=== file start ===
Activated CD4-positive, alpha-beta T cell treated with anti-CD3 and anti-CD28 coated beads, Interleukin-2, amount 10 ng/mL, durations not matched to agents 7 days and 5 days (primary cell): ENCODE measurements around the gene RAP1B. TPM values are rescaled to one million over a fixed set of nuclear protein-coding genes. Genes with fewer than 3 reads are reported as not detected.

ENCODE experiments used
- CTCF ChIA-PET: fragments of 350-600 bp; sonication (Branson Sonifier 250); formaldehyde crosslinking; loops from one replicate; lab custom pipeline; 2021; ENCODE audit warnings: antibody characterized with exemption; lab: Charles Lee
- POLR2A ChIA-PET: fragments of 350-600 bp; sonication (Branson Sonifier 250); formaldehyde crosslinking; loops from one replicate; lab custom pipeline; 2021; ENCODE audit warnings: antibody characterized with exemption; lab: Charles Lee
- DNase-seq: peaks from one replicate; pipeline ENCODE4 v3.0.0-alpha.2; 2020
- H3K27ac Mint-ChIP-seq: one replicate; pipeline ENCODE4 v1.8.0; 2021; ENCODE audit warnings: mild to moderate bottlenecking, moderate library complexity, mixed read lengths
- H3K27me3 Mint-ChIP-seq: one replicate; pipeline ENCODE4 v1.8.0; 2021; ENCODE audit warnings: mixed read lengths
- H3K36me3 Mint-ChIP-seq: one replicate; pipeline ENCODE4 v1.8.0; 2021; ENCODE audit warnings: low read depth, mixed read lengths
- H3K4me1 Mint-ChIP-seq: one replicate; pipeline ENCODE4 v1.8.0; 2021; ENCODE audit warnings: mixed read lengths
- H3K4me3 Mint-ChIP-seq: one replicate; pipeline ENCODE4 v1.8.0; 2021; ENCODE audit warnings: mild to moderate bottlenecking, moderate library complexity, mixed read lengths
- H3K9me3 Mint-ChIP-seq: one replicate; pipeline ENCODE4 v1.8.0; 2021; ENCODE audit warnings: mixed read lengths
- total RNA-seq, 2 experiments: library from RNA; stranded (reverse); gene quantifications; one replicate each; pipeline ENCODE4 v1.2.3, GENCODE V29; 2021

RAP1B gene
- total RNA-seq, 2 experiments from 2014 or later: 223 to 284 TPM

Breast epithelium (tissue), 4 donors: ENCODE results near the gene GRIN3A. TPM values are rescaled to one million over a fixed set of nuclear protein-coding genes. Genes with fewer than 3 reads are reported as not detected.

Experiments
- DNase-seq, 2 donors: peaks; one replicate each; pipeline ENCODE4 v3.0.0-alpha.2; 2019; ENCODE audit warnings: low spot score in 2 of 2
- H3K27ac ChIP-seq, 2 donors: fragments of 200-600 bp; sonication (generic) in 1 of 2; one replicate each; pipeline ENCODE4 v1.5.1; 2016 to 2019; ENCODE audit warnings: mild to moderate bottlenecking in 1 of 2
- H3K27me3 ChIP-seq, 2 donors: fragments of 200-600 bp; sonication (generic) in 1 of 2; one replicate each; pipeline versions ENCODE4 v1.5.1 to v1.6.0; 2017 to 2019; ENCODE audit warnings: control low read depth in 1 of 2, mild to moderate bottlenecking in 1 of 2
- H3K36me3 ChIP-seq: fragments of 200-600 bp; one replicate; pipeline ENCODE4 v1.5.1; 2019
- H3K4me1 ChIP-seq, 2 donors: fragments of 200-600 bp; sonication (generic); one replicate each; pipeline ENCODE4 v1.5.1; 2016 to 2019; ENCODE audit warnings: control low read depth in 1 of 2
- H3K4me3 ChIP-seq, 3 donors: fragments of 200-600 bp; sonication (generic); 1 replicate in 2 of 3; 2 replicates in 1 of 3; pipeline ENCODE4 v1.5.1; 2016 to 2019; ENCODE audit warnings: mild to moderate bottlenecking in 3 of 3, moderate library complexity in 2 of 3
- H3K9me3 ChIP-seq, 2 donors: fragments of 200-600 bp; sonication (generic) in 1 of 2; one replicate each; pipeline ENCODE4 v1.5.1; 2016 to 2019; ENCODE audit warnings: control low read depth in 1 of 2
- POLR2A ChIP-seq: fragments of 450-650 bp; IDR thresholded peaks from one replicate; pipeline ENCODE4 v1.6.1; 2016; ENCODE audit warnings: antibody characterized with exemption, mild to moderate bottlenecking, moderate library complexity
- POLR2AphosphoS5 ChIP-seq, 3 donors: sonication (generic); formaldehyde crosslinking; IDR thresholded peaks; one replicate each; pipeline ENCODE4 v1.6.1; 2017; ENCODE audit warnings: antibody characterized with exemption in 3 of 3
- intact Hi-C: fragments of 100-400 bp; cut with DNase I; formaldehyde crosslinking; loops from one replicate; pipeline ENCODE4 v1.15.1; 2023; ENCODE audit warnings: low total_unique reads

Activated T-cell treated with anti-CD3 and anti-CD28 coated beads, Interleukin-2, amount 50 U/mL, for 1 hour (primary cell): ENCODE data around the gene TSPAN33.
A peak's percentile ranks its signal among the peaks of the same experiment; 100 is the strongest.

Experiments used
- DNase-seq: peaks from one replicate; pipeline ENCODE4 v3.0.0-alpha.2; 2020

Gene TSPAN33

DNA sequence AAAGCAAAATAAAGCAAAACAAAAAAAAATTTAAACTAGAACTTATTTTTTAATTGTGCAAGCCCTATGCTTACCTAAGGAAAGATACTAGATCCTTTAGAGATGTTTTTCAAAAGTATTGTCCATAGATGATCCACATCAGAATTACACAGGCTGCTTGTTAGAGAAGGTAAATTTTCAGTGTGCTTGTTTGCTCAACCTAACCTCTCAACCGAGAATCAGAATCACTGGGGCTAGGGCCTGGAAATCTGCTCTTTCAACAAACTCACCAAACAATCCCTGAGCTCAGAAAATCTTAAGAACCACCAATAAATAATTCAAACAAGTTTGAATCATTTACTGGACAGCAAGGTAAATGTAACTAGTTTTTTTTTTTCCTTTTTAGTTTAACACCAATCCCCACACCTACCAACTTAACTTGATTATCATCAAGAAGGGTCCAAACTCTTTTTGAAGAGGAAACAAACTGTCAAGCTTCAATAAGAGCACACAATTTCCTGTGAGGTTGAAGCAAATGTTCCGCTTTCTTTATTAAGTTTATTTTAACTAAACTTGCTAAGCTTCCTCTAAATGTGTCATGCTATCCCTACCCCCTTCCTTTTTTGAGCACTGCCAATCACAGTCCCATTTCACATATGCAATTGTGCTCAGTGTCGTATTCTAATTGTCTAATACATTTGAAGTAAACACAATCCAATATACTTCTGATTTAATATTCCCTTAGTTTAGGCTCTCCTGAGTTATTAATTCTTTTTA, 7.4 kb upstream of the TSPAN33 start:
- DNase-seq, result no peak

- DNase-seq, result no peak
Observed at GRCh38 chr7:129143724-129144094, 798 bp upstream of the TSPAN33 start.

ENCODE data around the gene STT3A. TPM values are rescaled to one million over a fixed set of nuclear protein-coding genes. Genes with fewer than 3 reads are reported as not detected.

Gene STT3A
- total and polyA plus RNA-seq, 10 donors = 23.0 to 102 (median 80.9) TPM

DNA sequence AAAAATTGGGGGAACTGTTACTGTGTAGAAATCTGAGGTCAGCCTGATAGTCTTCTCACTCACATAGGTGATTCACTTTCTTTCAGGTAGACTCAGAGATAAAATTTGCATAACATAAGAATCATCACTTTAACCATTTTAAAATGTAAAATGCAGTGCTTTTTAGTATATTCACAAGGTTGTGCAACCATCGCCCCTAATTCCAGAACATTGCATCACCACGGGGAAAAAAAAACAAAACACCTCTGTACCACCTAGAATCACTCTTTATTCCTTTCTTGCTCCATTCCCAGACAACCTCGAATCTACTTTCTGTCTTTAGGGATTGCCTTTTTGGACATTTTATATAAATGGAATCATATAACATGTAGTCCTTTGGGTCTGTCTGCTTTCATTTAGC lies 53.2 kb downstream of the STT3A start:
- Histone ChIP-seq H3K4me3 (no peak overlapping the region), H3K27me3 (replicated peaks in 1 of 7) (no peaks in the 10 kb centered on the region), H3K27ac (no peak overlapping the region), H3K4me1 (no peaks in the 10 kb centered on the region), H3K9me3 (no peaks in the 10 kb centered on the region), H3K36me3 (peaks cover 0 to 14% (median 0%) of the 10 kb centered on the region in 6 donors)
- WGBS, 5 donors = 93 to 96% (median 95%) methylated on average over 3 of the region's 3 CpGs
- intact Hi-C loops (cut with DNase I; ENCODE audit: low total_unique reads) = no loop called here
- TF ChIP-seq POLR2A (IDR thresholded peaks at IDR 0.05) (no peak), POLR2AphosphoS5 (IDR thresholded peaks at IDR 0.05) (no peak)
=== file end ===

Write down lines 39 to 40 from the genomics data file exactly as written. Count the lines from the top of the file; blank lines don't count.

DNA sequence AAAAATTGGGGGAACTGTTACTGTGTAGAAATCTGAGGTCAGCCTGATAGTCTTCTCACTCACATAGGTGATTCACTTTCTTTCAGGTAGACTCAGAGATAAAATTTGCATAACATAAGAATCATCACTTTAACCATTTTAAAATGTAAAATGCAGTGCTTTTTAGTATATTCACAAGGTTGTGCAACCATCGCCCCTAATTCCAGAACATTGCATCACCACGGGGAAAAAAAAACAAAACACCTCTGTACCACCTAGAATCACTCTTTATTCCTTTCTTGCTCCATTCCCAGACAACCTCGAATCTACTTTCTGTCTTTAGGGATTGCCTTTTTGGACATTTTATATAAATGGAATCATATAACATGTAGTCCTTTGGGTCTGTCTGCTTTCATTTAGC lies 53.2 kb downstream of the STT3A start:
- Histone ChIP-seq H3K4me3 (no peak overlapping the region), H3K27me3 (replicated peaks in 1 of 7) (no peaks in the 10 kb centered on the region), H3K27ac (no peak overlapping the region), H3K4me1 (no peaks in the 10 kb centered on the region), H3K9me3 (no peaks in the 10 kb centered on the region), H3K36me3 (peaks cover 0 to 14% (median 0%) of the 10 kb centered on the region in 6 donors)